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Banff holiday home owner creates budget kitchen from American Airlines galley

With an upcycled airline galley kitchen, luxurious finishes and accessories, this isn’t your average holiday home, finds Rosalind Erskine.

Published: June 6, 2022
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Like some of us, Andrew Mellon found himself with time on his hands during lockdown.

The private chef’s business came to a halt during the pandemic, so he found himself on ebay where he came across a galley section of a Boeing 737 for £149.

He said: “I was shocked it was so cheap as these galley units usually go for anything between £500 and £5000. But this one hadn’t been photographed well, so it hadn’t sold."

Andrew quickly snapped up the galley and has turned into what he describes as a totally unique kitchen in his luxe holiday home, N/ine, which he bought in 2004.

"I have researched to see if anyone else has done a kitchen out of galley before and its seems I am the first to upcycle a complete galley into a working kitchen anywhere in the world," he said.

“The unit can hold up to 1,000 items all organised and easily accessible, it’s a great piece of engineering.

"It also will be stocked full of ingredients so guests don’t need to worry about bringing kitchen items”

The flight theme continues in the kitchen area which also has chicken wire clouds and a video screen behind two of the cabin windows showing landings around the world.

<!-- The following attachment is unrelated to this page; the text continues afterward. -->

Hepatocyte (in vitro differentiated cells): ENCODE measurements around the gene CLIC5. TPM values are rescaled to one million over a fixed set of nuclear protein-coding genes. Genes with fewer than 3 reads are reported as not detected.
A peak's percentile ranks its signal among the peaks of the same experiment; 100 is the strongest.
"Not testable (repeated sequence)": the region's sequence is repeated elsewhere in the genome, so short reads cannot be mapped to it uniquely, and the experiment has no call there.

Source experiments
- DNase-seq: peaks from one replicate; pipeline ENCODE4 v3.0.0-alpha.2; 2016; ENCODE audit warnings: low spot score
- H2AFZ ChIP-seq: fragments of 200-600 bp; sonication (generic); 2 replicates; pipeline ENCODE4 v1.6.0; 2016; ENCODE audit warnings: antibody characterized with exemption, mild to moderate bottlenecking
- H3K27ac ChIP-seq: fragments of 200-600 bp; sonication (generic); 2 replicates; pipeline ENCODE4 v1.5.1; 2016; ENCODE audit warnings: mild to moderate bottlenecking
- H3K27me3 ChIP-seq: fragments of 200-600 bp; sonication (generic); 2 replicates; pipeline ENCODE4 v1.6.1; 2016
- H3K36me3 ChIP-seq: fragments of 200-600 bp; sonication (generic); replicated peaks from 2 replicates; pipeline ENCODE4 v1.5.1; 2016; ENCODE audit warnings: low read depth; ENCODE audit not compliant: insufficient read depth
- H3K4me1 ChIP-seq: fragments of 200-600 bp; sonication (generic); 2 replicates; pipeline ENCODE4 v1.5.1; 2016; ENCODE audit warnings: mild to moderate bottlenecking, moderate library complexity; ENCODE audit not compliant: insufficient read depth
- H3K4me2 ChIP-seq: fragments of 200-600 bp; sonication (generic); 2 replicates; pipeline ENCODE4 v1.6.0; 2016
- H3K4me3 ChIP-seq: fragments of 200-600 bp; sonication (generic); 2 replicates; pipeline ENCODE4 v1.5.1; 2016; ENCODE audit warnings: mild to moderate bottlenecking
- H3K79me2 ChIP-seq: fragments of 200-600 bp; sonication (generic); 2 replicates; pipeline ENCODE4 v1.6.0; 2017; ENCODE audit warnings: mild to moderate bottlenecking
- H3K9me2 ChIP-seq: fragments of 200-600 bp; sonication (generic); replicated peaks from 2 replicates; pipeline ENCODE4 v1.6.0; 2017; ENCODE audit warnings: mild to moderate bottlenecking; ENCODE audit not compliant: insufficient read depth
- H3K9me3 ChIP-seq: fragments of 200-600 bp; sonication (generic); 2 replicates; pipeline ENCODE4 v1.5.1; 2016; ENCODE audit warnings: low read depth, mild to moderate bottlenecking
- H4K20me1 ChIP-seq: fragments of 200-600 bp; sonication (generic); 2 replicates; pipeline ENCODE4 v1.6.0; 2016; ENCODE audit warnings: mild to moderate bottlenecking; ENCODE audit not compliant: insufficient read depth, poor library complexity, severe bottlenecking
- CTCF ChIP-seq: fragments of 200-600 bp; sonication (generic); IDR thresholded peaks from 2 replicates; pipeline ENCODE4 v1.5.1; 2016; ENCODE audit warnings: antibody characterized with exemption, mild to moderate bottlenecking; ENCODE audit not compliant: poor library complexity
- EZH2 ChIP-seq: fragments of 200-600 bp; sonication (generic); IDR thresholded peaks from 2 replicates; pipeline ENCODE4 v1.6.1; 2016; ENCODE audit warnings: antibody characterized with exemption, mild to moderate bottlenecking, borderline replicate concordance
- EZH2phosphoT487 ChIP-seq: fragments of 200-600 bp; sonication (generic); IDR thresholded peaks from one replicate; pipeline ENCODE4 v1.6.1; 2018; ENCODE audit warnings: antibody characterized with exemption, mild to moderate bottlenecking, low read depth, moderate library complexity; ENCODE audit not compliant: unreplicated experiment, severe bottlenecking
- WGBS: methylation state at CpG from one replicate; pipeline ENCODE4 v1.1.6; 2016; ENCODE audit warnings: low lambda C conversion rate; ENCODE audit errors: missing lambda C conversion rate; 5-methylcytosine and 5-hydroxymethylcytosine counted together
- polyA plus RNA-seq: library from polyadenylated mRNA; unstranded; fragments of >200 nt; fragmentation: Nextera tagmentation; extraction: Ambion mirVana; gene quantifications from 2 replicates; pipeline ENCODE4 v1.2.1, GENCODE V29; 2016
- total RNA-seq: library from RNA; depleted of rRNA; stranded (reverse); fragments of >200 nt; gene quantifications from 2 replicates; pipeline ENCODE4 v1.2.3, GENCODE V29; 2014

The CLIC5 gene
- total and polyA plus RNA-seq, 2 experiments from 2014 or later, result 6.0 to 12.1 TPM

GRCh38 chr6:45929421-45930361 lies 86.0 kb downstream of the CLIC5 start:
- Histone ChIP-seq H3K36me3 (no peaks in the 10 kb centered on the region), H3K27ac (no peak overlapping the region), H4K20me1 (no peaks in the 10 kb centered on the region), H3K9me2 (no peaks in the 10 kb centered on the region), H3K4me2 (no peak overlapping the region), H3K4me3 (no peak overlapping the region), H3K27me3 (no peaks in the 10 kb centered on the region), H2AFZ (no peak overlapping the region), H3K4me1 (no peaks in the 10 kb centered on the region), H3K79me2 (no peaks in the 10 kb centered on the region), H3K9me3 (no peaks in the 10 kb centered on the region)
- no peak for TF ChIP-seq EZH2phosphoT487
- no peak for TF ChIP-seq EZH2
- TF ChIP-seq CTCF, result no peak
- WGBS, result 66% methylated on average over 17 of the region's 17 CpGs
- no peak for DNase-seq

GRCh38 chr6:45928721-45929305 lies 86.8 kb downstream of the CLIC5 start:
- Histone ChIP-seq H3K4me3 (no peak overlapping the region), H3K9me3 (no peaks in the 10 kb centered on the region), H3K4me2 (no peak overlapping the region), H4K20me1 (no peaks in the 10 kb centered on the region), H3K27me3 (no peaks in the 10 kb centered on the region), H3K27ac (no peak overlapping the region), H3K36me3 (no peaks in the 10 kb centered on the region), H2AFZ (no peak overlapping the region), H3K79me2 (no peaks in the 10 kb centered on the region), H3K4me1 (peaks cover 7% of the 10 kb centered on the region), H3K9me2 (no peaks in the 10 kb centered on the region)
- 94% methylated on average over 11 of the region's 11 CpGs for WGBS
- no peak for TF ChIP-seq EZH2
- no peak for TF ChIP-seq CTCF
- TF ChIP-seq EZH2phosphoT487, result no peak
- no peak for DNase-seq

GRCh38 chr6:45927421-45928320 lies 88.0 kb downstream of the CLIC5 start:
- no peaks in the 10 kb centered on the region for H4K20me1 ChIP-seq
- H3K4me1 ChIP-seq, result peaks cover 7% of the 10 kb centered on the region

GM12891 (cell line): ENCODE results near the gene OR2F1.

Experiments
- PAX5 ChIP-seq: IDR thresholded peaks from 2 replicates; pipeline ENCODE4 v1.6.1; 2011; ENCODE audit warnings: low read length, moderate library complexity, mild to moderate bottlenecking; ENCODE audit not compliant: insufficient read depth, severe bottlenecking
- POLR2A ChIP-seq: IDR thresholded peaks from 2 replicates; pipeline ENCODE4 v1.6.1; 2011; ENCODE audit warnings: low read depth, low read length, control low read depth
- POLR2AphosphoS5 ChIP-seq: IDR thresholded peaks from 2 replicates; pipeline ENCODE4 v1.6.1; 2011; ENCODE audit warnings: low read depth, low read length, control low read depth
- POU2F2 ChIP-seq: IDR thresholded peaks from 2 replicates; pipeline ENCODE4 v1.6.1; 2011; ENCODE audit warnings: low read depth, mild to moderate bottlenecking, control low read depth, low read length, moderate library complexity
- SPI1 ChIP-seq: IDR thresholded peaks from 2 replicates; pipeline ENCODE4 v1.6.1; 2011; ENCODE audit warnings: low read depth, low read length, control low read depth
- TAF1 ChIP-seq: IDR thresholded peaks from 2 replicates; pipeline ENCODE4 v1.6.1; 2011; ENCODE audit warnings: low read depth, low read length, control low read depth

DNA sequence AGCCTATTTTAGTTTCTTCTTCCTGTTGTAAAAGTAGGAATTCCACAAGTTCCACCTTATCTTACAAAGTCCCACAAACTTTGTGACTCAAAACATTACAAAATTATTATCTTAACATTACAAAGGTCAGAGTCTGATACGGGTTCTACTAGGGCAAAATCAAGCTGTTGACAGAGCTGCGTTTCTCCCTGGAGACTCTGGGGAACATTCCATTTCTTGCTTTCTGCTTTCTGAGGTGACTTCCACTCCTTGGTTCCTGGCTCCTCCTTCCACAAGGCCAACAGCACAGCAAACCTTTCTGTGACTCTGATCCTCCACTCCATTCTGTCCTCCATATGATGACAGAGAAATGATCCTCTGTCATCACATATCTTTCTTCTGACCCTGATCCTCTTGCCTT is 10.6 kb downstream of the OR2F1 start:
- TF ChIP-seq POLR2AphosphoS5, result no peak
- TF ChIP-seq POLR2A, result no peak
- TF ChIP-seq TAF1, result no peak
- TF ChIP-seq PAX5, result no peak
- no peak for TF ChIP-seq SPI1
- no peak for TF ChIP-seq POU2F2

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“It’s branded with American Airlines and has a similar look to its retro fleet of the 70’s to 2000. I have flown 1.8 million miles with American over 28 years, hence the connection.”

airline kitchen
Picture: Iain Bain

This is one of many quirky additions to the cosy home, which is only 280 square feet, which also features a chandelier made of 50 iconic Hermes boxes and a locally made wooden bath tub.

Andrew’s eye for detail (and the finer things) mean that the cottage is decked out in its finest, including rare Hermes Nigel’s tartan, which has been turned into cushions and a lampshade, while Johnstone’s of Elgin cashmere can be found on chairs and the bed headboard in the sleeper loft.

There’s also a cosy reading area, and a private outdoor space with a vegetable garden and views of the sea.

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“There’s a Shoji Japanese screen that can be moved so the bathroom is in the living space.

"I’ve also put in sealed concrete floors, which are covered wit vintage rugs, and used a grey Craig and Rose paint throughout the property.

"I’ve had people say ‘wow, there’s just so much to look at’” Andrew said.

An honesty bar with around 40 gins is also available along with a daily housekeeping service.

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There’s also homemade cake and it’s these little touches that Andrew likens to the Four Seasons Hotel, which goes the extra mile for luxury and service.

He said: “It’s great for Banff to have somewhere at the very high end of the self-catering market.” 

The cottage, which is completely off-grid, is powered by two rooftop solar panels and will be available to rent nightly and for short and long breaks from the autumn.

Known for cake making, experimental jam recipes, Champagne and gin drinking (and the inability to cook Gnocchi), Rosalind writes for The Scotsman on all things food and drink related as well as hosting Scran, The Scotsman's food and drink podcast.

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